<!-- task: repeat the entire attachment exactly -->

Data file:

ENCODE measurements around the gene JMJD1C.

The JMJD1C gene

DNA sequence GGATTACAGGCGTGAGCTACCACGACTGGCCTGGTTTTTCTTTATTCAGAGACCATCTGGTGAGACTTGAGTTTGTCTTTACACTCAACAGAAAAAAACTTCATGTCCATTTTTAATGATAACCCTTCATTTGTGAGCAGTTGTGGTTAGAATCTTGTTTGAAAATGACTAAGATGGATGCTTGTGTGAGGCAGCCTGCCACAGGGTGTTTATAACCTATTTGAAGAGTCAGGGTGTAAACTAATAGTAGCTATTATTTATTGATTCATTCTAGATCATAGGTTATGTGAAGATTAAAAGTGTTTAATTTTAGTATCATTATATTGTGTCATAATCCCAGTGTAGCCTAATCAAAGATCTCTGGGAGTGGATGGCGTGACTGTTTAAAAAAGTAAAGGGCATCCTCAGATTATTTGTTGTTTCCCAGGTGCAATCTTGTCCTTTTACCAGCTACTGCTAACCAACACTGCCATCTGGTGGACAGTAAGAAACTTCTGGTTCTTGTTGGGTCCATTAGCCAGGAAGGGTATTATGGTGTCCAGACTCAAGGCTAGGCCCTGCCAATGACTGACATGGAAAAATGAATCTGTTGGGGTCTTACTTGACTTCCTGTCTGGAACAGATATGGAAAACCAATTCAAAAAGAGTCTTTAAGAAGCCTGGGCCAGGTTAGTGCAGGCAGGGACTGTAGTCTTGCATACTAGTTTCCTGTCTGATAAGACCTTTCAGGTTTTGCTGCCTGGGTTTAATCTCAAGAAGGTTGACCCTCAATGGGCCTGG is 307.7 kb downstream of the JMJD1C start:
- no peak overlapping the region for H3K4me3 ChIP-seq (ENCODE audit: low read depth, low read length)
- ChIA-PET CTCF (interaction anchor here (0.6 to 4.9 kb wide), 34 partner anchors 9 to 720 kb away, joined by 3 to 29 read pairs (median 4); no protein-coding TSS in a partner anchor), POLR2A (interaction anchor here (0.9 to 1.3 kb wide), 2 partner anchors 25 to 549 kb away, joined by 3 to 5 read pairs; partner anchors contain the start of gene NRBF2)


ENCODE measurements around the gene JMJD1C.

The JMJD1C gene

DNA sequence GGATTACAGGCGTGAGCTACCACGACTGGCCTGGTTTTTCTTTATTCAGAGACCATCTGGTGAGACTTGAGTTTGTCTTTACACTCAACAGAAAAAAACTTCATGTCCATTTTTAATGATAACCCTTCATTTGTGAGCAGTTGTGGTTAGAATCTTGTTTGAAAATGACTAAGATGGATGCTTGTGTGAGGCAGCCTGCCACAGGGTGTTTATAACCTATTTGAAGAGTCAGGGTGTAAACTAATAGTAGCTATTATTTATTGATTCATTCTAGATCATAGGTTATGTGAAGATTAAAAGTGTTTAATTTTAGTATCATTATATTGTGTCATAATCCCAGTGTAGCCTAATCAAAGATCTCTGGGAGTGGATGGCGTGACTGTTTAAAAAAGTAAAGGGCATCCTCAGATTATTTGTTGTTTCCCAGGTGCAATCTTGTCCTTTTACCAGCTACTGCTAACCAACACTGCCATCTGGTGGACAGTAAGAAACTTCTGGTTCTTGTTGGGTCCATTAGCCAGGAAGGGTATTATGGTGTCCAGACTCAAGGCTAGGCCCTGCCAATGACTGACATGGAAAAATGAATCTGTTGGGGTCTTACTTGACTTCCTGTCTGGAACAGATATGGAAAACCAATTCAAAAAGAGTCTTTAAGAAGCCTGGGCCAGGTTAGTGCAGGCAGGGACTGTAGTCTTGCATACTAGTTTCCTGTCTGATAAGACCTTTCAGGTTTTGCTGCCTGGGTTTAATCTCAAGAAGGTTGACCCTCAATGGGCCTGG is 307.7 kb downstream of the JMJD1C start:
- no peak overlapping the region for H3K4me3 ChIP-seq (ENCODE audit: low read depth, low read length)
- ChIA-PET CTCF (interaction anchor here (0.6 to 4.9 kb wide), 34 partner anchors 9 to 720 kb away, joined by 3 to 29 read pairs (median 4); no protein-coding TSS in a partner anchor), POLR2A (interaction anchor here (0.9 to 1.3 kb wide), 2 partner anchors 25 to 549 kb away, joined by 3 to 5 read pairs; partner anchors contain the start of gene NRBF2)